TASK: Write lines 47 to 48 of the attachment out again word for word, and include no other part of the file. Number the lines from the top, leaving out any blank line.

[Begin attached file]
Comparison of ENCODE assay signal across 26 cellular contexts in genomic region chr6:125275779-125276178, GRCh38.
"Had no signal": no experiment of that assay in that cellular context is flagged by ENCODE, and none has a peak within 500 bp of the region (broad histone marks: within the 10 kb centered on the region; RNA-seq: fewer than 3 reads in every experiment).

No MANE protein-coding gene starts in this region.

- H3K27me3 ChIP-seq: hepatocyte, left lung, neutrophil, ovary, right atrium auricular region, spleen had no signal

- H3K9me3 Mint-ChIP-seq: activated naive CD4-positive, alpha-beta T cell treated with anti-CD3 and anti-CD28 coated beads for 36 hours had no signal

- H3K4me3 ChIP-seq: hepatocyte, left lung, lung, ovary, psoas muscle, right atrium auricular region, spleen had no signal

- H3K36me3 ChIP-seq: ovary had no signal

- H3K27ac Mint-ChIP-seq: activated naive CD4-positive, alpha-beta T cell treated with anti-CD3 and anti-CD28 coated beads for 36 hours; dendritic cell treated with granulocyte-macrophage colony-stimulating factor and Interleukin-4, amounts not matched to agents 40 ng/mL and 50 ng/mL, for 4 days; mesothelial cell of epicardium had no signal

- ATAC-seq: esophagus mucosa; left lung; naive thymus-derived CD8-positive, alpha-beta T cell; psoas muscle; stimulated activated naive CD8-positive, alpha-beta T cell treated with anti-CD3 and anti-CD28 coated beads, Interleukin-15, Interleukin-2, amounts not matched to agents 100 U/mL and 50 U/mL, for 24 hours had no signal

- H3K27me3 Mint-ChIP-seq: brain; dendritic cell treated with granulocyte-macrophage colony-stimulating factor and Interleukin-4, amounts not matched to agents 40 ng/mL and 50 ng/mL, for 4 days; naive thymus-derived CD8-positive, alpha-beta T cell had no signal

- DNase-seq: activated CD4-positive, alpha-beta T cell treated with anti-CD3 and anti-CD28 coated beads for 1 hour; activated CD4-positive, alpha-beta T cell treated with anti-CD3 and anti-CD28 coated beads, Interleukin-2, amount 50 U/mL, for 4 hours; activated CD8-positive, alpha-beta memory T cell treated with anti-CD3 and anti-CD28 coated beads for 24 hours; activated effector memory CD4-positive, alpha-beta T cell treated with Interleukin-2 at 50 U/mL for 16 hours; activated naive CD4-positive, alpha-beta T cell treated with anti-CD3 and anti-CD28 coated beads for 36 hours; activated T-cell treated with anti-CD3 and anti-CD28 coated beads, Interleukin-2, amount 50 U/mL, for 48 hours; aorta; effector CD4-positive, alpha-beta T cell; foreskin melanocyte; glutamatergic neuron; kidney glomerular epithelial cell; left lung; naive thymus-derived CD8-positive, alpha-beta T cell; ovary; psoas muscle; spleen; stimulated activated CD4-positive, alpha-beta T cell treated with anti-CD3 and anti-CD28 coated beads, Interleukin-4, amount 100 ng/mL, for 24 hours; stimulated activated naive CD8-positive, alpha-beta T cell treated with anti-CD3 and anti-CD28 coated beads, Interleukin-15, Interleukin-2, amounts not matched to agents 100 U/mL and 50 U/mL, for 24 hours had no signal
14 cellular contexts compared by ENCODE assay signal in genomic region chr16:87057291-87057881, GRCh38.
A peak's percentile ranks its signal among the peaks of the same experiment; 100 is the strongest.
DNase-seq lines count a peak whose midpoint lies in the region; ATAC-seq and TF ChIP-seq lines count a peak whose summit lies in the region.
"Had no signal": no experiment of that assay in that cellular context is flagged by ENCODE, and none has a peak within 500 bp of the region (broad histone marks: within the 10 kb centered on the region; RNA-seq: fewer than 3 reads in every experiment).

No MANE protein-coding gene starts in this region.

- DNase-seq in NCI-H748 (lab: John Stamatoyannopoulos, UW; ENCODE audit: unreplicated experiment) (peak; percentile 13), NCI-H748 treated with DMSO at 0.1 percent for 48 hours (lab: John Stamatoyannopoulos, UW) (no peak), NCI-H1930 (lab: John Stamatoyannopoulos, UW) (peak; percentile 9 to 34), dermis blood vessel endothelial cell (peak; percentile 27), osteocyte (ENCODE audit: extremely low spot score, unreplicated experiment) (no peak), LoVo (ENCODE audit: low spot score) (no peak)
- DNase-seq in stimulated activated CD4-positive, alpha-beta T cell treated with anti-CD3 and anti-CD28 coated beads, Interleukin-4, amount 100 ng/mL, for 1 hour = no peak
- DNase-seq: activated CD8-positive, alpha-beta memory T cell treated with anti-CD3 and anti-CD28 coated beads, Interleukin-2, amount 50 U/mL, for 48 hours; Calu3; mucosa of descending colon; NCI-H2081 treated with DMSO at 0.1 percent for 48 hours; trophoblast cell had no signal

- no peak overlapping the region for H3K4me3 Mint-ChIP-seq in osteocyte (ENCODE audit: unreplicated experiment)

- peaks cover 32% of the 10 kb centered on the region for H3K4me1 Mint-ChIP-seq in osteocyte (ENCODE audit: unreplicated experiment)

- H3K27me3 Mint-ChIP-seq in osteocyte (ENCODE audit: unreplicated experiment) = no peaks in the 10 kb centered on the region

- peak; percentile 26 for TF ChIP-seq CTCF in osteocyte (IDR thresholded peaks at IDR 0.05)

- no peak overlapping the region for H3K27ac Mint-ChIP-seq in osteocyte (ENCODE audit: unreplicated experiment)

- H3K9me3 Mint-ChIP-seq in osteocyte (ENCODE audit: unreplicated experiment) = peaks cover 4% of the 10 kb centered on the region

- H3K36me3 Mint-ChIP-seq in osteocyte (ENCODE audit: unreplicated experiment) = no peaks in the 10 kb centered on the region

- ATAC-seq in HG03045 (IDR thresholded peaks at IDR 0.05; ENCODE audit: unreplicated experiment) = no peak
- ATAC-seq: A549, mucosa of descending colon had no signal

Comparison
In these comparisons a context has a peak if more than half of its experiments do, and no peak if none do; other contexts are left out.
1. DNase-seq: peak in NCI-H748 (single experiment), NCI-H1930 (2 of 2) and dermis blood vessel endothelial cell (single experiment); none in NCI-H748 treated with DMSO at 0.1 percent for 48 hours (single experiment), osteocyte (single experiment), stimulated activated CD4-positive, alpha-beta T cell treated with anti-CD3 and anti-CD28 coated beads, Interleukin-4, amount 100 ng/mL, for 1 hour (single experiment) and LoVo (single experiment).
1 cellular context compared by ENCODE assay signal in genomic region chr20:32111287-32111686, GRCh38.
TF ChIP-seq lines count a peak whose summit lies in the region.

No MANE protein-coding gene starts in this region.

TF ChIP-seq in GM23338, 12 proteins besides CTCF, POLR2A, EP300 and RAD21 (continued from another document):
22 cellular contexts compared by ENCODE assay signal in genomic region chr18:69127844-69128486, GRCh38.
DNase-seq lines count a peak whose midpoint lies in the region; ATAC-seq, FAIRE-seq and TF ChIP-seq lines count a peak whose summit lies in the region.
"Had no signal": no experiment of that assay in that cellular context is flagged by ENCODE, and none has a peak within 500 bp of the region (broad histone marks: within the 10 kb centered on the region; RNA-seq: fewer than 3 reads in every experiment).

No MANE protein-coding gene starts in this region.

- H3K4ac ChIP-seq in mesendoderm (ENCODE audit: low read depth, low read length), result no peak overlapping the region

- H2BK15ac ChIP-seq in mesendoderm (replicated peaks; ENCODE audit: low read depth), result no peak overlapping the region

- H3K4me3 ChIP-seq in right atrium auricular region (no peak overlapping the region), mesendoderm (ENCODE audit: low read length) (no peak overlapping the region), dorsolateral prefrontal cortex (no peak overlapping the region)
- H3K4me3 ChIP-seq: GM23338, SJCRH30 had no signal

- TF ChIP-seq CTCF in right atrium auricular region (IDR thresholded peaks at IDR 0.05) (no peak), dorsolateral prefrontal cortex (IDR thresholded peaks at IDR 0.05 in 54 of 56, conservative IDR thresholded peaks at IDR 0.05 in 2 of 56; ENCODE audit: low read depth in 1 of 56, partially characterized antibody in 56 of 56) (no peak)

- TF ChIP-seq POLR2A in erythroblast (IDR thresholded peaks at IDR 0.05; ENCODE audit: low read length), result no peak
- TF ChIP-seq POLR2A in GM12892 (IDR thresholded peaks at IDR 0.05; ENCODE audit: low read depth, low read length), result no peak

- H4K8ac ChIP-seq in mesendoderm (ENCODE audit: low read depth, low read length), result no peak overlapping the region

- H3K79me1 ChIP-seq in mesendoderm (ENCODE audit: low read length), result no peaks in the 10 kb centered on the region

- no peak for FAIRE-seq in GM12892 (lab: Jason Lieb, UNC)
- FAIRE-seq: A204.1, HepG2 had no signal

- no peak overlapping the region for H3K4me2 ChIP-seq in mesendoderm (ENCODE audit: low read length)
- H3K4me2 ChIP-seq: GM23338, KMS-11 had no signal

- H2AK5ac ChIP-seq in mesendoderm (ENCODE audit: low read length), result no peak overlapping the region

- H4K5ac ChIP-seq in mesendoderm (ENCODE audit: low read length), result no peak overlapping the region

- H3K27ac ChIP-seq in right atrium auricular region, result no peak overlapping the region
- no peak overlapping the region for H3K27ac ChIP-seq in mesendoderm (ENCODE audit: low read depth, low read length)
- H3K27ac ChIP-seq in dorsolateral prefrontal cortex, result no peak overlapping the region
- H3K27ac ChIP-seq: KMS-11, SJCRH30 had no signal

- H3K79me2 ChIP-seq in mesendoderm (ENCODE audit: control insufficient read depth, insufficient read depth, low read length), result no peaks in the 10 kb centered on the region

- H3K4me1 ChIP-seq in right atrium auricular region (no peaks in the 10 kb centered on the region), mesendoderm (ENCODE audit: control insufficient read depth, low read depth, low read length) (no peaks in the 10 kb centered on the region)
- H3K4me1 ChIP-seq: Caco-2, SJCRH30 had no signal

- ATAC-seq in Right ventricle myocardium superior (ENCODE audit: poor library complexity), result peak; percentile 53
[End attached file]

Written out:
- H4K8ac ChIP-seq in mesendoderm (ENCODE audit: low read depth, low read length), result no peak overlapping the region

- H3K79me1 ChIP-seq in mesendoderm (ENCODE audit: low read length), result no peaks in the 10 kb centered on the region